by Spencer Irwin
This article contains SPOILERS. If you haven’t read the issue yet, proceed at your own risk!
The difference between “high” and “low” art has always seemed rather arbitrary and elitist to me, but that hasn’t stopped debates about the two from raging in one way or another for centuries. That conflict is the heart of The Wicked + The Divine 1923AD, manifesting both in the actual plot and in the format in which Kieron Gillen chooses to tell his story, a tale and a format that can really only serve as celebrations of all kinds of art: “high,” “low,” or otherwise.
This dense special essentially serves as an Agatha Christie-esque murder mystery, where the entire 1923 Pantheon finds themselves being offed one-by-one on Lucifer’s isolated island. The culprits are eventually revealed to be elitist snobs Baal and Set, looking to use the power of their sacrifices to shape the future of all art to their whims — and, in the process, destroy much of the world’s population.
Set and Baal especially hate Susanoo and Amaterasu, dismissing their performances as “vaudeville” and low art, and enraged by the public’s embrace of their art. Susanoo and his clique want everybody to be able to enjoy art, to create art, to find happiness, while Set and Baal don’t even believe that most people can feel emotions at all, and that their plebeian sensibilities will ruin all art.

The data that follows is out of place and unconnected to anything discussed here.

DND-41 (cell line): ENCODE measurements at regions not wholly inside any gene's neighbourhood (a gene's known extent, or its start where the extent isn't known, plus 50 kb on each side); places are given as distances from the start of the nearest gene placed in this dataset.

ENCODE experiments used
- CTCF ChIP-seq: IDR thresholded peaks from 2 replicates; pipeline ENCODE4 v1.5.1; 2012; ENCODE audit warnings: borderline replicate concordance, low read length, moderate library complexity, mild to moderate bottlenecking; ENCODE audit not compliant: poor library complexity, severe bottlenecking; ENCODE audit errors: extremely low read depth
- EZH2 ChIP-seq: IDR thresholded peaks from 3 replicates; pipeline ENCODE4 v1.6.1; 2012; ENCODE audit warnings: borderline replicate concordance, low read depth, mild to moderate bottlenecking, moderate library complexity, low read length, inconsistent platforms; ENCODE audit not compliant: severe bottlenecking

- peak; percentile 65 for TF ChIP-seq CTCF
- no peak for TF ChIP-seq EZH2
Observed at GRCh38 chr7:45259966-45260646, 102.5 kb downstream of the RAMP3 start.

Gillen calls Baal “elitist” right in the role-call, and it’s notable how much discrimination trickles down into his and Set’s worldview. Baal is more than a little racist, believing that some races are simply incapable of making great art, and his cohort Woden was explicitly a Nazi enthusiast. In modern day comic book circles their behavior would be called “gatekeeping,” and it’s something likewise born of prejudice, stereotypes, and hatred — and it’s likewise something that needs to be fought against at all costs.
In telling this story, Gillen combines long segments of prose (designed to look like an old-fashioned novel, generally considered “high” art) with more traditional comic sequences illustrated by Aud Koch. Comics are often thought of as “low” art, but Gillen and Koch don’t stop there; the illustrated sequences are also designed to look like silent movies, an artform Baal specifically mocks at one point. Baal and Set would find this mish-mash of so-called “high” and “low” arts positively sacrilegious, making the very format of this issue itself a rebuke to their pomposity.
Gillen and Koch don’t stop there, though.
While Baal and Set’s plan is revealed in prose, they’re defeated in a comic sequence. Moreover, they’re defeated by one of Amaterasu’s hard-light holograms, by what essentially amounts to a movie brought to life — she even creates a train, a common subject in early films of the era. Destroyed by the very art they so despise — it’s a fitting end for Baal and Set, and one which again highlights the power of all art.
The conversation doesn’t stop there. What do you wanna talk about from this issue?